This reminds her of a powerful benefit for the family of an Army dentist. “I wanted to get pregnant and have a baby in the Army, because I think you get three, maybe four months’ paid maternity leave.” Unfortunately, it didn’t work out as planned, but the couple is now successfully balancing their lives as business partners and busy parents. “I work Wednesdays and Fridays, and I’m with the baby Mondays, Tuesdays and Thursdays. Eventually, we’d like to be at three clinical days each.”

Finding Their Balance

Despite the current state of flux familiar to any working parents, the two doctors seem to have their relationship as practice owners figured out. “We disagree on a lot of stuff, but we’ve aligned where it’s most crucial: on our clinical philosophy and our treatment planning philosophy,” Dr. Driskill says. There are even some built-in checks and balances due to their personality differences. “David’s the dreamer. I’m the dream killer,” she jokes. “Actually, I’m glad he likes to think big and without limits. My role is to be there to rein him in a little.” So, yes, there’s talk of expanding the practice, perhaps to multiple locations, and maybe another child. Does some of the military discipline she experienced help her manage it all these days? “Well, I learned a ton [in the Army],” she says.

Dr. Nicole Andersen with her husband, Scott

Dr. Nicole Andersen with her husband, Scott

their working relationship has had to develop over time. “Divisions of labor are generally clear, but some-times there are gray areas,” he says. “Kelly’s the head doctor. She runs the clinic. You know she’s in charge, and that’s where she’s best able to serve. I’m a project guy, a bean counter. But one area where it can blur is in my role as de facto head of HR, which includes the clinical side, so we both have to be involved in performance reviews, coaching and compensation.”

There will always be normal couple things and normal business things to contend with. That’s expected. Not everything, however, is so easily predictable. While Jason Lewis says he loves “doing all the stuff no one else wants to do” at the practice and “wouldn’t have it any other way,” he does admit struggling a little when it comes to one thing. “If I’m being candid, one person in a family has to be the primary parent, and in this case, it has to be me, which goes against the way I’m wired. I always want to keep going and going. And when something happens with one of the kids, I have to force myself to hit pause on the machine and go deal with it. Kelly can’t. She has patients to care for. It causes some internal conflicts sometimes.”

Says Dr. Lewis, “It’s almost the exact opposite for me. It’s hard that I can’t drop everything if the kids get sick or there’s an emergency. I want to be with them. Let’s face it, unless they’re in the hospital, there’s no way I’m taking a day off. Not every patient can even be rescheduled; some of them have serious needs that have to be addressed.” Even for a couple who really has it together, this is a tough one—something they have to make the best of while working through it. “We both feel that same tension, just in different directions,” Jason says.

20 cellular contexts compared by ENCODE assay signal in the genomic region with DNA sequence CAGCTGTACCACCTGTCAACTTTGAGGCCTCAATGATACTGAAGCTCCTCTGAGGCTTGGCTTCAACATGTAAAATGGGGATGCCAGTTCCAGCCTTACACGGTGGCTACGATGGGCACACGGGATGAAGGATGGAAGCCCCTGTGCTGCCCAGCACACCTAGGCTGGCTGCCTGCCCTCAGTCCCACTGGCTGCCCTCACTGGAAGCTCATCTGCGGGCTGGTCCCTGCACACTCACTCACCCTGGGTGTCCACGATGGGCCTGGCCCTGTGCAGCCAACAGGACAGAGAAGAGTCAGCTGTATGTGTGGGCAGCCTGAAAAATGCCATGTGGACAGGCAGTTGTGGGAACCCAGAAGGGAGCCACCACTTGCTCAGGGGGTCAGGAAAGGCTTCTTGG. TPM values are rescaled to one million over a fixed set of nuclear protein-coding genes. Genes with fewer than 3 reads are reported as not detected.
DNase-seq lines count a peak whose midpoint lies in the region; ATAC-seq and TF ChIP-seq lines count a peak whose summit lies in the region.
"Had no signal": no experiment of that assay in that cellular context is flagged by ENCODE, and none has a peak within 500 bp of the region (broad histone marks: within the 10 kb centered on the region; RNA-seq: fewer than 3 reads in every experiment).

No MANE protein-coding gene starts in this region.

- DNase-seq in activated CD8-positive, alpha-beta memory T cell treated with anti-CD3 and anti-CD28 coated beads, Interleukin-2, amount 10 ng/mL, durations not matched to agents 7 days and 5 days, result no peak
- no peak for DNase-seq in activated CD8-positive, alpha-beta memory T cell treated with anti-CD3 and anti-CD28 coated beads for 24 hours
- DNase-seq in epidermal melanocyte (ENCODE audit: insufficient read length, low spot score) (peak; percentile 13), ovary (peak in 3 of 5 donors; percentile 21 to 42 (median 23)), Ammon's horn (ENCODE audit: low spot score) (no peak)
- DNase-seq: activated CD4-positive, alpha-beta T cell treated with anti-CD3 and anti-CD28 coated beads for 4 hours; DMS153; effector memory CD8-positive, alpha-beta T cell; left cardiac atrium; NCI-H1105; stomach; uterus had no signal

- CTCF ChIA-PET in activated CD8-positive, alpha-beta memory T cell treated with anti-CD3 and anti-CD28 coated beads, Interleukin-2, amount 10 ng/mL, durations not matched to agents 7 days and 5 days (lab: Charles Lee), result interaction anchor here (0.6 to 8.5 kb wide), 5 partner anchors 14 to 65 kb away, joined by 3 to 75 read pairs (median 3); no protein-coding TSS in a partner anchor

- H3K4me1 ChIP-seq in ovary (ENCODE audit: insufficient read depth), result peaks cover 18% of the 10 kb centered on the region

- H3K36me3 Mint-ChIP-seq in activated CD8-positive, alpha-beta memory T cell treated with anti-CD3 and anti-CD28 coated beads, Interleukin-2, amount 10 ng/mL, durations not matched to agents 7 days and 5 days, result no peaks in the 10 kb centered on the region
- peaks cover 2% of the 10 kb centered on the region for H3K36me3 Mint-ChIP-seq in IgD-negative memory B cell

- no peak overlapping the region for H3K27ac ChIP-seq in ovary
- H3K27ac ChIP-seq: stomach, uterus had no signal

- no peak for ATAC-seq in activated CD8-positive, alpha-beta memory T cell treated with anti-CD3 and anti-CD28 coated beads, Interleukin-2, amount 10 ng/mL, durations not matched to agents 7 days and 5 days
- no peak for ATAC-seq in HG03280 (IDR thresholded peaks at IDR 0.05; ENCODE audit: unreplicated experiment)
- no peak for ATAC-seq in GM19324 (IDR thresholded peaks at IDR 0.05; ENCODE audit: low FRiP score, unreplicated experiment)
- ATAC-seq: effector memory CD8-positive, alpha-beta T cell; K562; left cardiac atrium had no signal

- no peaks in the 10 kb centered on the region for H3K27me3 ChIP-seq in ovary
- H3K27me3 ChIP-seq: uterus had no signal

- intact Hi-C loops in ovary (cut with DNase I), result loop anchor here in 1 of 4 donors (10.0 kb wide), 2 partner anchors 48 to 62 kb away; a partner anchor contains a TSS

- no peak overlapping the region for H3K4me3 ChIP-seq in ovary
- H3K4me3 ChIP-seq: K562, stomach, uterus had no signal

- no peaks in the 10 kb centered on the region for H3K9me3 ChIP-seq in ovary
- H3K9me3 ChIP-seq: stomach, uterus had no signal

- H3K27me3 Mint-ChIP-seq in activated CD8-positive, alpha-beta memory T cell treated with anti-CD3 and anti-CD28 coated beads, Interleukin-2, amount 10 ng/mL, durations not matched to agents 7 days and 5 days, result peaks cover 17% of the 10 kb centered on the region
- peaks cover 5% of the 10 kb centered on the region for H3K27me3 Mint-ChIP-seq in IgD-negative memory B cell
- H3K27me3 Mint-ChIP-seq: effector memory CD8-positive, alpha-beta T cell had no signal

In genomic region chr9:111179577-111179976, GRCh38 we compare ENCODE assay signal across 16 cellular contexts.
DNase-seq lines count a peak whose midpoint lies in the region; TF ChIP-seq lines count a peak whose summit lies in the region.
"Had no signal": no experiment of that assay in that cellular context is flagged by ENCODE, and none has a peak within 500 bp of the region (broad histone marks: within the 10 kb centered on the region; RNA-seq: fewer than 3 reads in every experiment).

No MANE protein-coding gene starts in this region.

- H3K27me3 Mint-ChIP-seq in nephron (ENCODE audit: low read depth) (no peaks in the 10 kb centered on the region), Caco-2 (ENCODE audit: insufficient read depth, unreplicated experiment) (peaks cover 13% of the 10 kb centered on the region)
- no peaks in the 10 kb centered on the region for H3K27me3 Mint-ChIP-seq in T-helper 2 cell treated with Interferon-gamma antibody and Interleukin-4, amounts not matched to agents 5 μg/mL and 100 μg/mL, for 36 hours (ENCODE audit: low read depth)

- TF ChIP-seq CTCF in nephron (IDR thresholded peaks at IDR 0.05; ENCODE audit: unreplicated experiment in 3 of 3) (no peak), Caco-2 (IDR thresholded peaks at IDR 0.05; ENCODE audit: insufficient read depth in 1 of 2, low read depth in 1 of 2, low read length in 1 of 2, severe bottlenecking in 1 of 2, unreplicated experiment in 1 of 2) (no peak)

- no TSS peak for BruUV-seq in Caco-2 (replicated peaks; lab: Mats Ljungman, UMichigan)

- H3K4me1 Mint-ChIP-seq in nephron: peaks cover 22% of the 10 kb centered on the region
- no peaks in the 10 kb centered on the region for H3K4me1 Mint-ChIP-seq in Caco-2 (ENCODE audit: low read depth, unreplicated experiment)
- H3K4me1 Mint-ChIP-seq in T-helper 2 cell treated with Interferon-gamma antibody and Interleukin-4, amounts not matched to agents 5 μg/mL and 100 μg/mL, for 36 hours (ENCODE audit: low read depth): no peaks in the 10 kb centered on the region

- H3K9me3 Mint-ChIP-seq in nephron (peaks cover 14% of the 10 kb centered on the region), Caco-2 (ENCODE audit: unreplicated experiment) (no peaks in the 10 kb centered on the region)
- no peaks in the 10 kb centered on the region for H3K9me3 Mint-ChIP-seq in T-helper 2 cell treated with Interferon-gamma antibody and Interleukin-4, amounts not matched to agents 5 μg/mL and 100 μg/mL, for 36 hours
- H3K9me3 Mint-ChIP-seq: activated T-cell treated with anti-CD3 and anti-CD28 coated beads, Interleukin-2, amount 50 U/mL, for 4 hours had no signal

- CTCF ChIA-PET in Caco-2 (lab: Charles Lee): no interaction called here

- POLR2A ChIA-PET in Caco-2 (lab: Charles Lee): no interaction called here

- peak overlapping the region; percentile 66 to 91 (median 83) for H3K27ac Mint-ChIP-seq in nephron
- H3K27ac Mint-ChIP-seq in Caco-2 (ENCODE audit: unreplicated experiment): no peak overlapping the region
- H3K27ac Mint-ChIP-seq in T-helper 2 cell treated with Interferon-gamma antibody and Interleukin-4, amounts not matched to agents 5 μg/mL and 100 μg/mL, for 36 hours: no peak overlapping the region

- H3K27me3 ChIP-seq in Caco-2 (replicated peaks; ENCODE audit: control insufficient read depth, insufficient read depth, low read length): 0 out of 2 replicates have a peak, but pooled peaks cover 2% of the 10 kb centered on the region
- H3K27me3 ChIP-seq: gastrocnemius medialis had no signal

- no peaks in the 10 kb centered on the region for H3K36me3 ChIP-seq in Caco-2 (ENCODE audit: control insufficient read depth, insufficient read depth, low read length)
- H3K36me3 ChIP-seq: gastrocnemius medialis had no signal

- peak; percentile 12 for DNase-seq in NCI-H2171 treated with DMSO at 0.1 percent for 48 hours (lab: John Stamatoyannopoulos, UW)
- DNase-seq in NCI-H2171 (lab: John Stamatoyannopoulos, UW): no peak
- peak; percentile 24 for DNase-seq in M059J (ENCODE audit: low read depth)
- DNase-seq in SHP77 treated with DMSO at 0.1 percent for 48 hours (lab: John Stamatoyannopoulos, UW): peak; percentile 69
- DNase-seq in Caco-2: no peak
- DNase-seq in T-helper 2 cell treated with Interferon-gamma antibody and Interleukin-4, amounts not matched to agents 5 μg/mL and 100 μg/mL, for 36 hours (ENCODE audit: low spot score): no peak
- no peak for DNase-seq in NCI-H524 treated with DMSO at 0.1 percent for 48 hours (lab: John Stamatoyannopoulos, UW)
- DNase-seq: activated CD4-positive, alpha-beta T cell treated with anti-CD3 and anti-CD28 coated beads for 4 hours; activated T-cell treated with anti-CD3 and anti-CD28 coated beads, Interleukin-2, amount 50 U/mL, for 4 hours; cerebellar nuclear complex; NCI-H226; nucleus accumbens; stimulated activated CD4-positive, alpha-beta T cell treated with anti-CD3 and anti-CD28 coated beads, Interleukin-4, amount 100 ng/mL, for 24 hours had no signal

A Wave of Female Entrepreneurs

Which industry will make the most revolutionary impact on family businesses in our generation? That’s harder to say now that constant disruption is becoming the rule. Artificial intelligence will surely have enormous influence, though what kind is currently anyone’s guess. Surely dentistry, though, is poised for a dramatic demographic transformation. With thousands of Boomers hitting retirement age every day, the mostly male practice owners and business leaders of the past are stepping aside. This coincides with enrollment numbers at America’s dental schools tipping decisively in favor of women.

On top of that, “Women in the Workplace,” the McKinsey/ LeanIn study, debunks the myth that women are becoming less ambitious. In fact, they’ve become even more ambitious since the pandemic. Since family businesses represent the vast majority of American enterprises and are responsible for somewhere between half and two-thirds of employment, this is important stuff that signals considerable change to come.

While female employees at big businesses still bear the brunt of gender discrimination, female dentists are sidestepping workplace limitations by opening their own businesses, being their own bosses, partnering with their spouses and setting the stage for a shift that could see dentistry become the next traditionally male industry dominated by women. Will business-minded couples with complementary backgrounds, like those featured here, grow in both number and stature to become a force moving the needle? Dr. Kiesinger, the leader-ship coach, doesn’t rule it out. “There’s so much possibility and potential in spousal business partnerships when we’re willing to transcend more traditional notions of gender, spousal, marital and parenting roles and expectations.”

Even more encouraging: A small but growing (and outspoken) number of men like Jason Lewis, Scott Andersen and Mark Ketterhagen are all-in. Guys who refuse to get onboard, for whatever reason, risk getting left behind. “I know that I’ve seen a real shift, even from when I was in dental school, which really wasn’t long ago,” Dr. Kelly Lewis says. Adds Jason: “Even if you stay at parity in dental schools, no question there’s going to be more women entering the realm of ownership.”

“There’s so much possibility and potential in spousal business partnerships when we’re willing to transcend more traditional notions of gender, spousal, marital and parenting roles and expectations.”
—Dr. Christine Kiesinger